The diversity of notes and coins in circulation was frustrating, making simple transactions complex. In a letter to the Acadian Recorder in 1820, an irate citizen in Halifax complained that when he bought vegetables costing six pence in the market using a £1 Nova Scotian Treasury note, his change amounted to 93 separate items, including 8 paper notes from four different merchants or groups (ranging in value from 5 shillings to 7 1/2 pence), one silver piece, and 84 copper coins. The letter ended "For God’s sake, gentlemen, let us get back our DOLLARS”.
As noted earlier, pounds, shillings, and pence were used as the unit of account in the British colonies of North America up until the middle of the nineteenth century. Given the scarcity of British coins, however, and the prevalence and wide acceptance of Spanish silver dollars, it became increasingly difficult to maintain a currency system based on sterling. The introduction of the U.S. dollar (modelled on the Spanish dollar) in the United States in 1792, together with growing trade and financial links between Upper and Lower Canada and the United States during the first half of the nineteenth century, also favoured the use of dollars. The same was true for the colonies of Vancouver Island and British Columbia on the west coast, with the preponderance of their trade being with San Francisco during the late 1850s and early 1860s.
(United States, half-dollar, 1827
During the early 1800s, the American half-dollar was imported by Canadian banks and used widely in Upper and Lower Canada. Workers on the Rideau Canal were paid with these pieces.)
(William IV half-crown, 1836
This is an example of British coinage used in the mid-nineteenth century. A half-crown was worth 2 shillings and 6 pence, or 50 cents.)
Canadian bank notes, denominated in dollars, were also widely accepted and circulated freely in the United States. Had Canada adopted the sterling standard, this circulation would have been lost, to the detriment of Canadian banks.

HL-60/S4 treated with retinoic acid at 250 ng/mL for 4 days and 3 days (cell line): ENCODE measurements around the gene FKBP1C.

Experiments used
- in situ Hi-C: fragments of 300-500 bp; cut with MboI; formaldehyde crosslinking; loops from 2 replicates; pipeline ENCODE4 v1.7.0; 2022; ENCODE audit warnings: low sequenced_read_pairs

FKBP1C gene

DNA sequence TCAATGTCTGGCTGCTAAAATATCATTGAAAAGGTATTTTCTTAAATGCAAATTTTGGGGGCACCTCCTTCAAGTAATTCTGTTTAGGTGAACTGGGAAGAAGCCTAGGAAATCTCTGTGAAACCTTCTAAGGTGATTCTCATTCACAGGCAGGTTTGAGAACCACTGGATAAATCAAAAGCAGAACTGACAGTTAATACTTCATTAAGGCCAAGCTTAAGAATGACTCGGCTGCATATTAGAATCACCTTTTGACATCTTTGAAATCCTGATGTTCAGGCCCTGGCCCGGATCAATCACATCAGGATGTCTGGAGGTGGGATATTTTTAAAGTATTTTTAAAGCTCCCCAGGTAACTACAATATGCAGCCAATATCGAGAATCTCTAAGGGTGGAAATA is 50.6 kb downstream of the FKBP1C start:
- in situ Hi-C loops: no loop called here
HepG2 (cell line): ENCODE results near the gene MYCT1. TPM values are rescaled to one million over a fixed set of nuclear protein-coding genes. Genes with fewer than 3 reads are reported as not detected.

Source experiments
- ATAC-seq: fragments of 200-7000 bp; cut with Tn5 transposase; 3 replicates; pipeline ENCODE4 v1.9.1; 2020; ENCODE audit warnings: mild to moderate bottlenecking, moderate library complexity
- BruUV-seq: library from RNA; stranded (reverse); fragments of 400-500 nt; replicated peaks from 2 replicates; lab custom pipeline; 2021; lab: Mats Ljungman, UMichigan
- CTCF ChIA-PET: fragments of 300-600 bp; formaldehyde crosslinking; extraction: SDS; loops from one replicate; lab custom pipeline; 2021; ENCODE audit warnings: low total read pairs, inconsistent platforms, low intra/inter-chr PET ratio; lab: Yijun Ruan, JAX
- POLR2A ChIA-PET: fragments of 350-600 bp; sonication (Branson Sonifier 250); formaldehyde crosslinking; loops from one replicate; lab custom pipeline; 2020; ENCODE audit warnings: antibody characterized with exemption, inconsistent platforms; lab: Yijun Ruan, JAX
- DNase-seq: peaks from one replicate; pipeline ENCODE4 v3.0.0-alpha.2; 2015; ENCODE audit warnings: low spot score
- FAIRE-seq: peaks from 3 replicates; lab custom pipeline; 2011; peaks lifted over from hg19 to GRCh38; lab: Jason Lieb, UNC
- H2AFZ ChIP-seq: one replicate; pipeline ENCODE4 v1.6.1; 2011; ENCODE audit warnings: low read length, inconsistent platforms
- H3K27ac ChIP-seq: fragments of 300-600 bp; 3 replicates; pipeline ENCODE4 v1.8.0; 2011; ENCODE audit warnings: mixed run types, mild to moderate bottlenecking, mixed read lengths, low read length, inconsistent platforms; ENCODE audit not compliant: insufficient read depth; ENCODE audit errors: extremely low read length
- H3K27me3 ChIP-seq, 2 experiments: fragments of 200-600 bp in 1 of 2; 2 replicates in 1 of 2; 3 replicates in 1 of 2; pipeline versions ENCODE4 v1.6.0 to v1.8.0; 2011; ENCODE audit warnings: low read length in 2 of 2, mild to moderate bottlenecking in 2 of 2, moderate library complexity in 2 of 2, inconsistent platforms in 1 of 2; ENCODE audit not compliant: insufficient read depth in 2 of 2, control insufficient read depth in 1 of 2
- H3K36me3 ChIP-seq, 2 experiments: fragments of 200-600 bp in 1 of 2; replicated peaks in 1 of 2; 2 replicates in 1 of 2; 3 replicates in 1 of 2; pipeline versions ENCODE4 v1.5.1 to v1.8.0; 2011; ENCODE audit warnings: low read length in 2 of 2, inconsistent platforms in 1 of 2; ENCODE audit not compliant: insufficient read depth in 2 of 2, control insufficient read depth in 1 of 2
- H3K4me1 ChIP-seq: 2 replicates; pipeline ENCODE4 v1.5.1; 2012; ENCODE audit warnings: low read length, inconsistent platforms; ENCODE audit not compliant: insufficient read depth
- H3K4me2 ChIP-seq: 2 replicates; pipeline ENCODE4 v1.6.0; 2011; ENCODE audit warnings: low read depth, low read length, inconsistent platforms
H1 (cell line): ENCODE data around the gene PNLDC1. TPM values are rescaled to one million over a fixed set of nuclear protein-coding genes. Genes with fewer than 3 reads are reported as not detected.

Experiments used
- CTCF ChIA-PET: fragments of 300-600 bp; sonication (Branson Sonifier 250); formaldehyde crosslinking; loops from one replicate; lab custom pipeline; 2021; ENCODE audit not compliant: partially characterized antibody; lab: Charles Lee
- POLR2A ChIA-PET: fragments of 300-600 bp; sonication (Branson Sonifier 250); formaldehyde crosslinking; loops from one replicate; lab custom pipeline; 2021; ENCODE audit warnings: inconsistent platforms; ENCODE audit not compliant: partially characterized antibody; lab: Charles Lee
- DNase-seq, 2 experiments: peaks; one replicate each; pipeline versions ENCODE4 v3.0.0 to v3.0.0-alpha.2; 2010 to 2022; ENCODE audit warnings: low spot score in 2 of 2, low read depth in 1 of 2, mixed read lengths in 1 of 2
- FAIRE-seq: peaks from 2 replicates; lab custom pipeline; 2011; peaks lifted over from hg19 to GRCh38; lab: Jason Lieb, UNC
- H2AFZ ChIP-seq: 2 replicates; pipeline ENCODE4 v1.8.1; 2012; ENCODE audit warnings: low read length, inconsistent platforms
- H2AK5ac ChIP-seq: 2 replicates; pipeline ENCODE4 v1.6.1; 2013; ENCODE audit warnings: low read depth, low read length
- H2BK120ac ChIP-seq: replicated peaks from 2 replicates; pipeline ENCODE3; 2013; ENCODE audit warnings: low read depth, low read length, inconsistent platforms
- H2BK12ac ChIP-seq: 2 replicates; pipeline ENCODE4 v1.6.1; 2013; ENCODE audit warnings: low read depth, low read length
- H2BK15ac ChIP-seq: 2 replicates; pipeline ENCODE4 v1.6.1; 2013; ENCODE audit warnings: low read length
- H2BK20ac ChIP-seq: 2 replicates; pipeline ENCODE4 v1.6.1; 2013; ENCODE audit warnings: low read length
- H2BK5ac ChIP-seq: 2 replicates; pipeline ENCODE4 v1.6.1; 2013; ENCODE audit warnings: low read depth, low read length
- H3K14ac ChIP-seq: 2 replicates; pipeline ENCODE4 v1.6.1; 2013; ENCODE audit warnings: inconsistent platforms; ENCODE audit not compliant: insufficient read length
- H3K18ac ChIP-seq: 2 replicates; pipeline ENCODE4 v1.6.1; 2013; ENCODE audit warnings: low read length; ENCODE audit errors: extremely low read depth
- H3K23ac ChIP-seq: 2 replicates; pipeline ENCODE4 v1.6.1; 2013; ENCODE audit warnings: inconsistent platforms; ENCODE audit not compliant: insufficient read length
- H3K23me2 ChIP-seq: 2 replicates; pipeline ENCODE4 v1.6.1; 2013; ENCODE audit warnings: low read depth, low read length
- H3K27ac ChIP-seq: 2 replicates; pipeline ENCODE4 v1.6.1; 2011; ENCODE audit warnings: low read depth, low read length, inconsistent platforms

Origin of "Dollar” and "Pound”
The word "dollar” originates from the German word thaler, the name given to a silver coin first minted in Joachimsthal, Bohemia in 1519. "Cent” comes from the Latin centum, meaning hundred. The origin of the dollar sign "$” is obscure but is widely believed to have been derived from a symbol denoting Spanish pesos. "Pound” and its symbol "£” come from the Latin libra, the value of a troy pound of silver. "Shilling” is believed to come from the old Scandinavian word skilling, meaning division. Its symbol "s.” refers to the Latin solidus, a Roman coin. "Pence,” or pennies, comes from the Old English word pennige. Its symbol "d.” refers to the denarius, another Roman coin. Before decimalization, one pound was equal to 20 shillings, with one shilling equal to 12 pence.
The widespread use and popularity of the dollar, combined with the potential cost of shifting to a sterling standard, stymied efforts by the imperial authorities in British North America to establish a common monetary system throughout the British Empire based on pounds, shillings, and pence. The British authorities believed that
an empire-wide common currency would strengthen economic and political ties. In a letter to Sir James Kempt, the Governor General, dated 6 February 1830, which was subsequently tabled in the House of Assembly of Lower Canada, Sir Randolph Routh, the Commissary General of the British forces in the Canadas, stated,
The British Government have in view the political tendency of this introduction of English money into the Colonies. A similarity of coinage produces reciprocal habits and feelings, and is a new chain and attachment in the intercourse of two nations.
Despite such pressure from the British Government, local custom and practices dominated. There was also a first-mover problem. While Nova Scotia was willing to adopt sterling, it would do so only if neighbouring colonies did so as well. Colonial co-operation was, however, not forthcoming.
Adam Shortt noted,
To the eye of pure reason the scheme [a common imperial currency] was faultless. Even official minds trembled on the verge of sentiment in contemplation of its vast imperial possibilities. But, unfortunately, the shield had another side, the colonial, from which it excited little enthusiasm. Hence, in the course of the official attempts to put the ideal in practice, it encountered the most unlooked for obstacles and caused no little bitterness.